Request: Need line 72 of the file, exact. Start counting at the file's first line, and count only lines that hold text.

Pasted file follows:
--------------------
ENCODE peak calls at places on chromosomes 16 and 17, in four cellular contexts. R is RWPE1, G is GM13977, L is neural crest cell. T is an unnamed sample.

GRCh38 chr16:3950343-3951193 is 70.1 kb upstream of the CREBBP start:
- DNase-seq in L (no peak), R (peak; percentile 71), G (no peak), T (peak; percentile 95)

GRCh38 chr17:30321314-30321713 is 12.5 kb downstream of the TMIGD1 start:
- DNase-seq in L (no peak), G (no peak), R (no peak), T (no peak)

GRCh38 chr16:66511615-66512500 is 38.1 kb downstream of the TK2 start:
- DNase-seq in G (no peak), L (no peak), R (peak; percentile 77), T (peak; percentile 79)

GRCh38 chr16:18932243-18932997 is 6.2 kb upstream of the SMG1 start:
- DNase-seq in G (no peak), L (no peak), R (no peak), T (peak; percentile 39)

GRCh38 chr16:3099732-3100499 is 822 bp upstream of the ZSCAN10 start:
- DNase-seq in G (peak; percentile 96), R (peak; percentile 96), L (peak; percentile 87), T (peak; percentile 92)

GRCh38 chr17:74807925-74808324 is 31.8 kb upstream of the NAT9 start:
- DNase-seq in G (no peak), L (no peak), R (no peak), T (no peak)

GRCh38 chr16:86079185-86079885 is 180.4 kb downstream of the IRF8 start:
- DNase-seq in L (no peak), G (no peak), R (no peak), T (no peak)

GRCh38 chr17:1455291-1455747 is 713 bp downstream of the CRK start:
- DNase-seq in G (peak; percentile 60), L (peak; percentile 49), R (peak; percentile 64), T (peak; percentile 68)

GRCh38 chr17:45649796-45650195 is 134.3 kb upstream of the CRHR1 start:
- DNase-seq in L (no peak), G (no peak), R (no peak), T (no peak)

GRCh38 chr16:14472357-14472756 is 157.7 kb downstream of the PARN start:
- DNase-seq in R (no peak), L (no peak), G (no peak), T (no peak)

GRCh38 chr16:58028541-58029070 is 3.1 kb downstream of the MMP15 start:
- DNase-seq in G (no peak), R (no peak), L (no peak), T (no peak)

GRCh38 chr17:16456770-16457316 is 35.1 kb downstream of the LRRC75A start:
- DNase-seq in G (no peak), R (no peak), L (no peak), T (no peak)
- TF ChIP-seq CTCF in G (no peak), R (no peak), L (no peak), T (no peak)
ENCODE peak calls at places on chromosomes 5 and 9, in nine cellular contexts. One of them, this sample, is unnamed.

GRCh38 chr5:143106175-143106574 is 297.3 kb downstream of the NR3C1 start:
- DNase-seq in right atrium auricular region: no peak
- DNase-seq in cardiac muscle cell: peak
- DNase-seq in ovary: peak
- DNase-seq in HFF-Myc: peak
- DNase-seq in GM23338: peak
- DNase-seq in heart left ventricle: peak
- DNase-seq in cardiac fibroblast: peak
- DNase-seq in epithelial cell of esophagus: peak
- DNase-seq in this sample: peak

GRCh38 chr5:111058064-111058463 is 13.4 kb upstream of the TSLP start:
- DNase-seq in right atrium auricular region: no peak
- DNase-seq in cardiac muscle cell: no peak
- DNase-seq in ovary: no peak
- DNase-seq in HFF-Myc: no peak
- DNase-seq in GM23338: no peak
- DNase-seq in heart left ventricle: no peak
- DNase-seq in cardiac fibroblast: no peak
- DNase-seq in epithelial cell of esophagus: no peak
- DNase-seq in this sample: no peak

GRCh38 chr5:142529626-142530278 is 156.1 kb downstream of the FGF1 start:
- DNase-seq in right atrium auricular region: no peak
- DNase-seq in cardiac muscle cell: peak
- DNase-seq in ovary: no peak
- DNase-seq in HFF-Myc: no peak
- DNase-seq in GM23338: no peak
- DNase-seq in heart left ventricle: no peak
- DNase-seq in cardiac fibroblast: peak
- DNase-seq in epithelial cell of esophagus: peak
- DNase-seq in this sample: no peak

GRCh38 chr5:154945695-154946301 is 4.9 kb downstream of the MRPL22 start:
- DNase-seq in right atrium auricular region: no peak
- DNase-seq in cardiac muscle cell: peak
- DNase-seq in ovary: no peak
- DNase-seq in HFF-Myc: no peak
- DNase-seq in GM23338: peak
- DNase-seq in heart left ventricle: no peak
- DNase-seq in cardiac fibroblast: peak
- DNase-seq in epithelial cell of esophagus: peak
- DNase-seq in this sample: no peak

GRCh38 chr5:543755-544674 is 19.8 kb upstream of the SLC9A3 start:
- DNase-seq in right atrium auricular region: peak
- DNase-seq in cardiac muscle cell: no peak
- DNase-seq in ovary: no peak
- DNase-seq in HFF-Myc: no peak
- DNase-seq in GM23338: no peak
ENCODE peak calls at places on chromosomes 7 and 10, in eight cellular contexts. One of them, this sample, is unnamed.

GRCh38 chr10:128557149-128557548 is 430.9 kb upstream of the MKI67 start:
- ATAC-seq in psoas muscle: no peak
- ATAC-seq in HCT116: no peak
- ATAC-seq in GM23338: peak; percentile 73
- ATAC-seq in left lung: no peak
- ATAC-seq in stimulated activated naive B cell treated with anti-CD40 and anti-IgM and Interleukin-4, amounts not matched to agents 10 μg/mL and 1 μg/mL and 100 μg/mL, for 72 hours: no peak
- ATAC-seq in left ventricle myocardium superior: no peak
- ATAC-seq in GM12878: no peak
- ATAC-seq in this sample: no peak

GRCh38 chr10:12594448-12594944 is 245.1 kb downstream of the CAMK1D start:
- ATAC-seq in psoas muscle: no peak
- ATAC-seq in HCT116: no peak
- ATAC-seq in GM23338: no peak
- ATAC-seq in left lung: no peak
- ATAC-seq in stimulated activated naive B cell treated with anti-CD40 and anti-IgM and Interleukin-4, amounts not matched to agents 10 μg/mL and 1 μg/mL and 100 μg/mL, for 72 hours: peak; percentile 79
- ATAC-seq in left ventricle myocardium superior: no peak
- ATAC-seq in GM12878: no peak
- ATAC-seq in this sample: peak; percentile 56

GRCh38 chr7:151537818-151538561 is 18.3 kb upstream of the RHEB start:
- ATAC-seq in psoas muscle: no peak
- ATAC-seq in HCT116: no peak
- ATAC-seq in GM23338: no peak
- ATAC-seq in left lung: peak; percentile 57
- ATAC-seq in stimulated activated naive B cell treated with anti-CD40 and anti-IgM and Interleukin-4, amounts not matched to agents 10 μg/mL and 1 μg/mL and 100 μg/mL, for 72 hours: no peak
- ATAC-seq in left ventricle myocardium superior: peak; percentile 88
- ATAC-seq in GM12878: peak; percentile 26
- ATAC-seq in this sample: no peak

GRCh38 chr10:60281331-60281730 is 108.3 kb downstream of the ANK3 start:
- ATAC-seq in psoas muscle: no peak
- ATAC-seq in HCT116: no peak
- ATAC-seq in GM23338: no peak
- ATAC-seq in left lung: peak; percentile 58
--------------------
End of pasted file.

- DNase-seq in HFF-Myc: no peak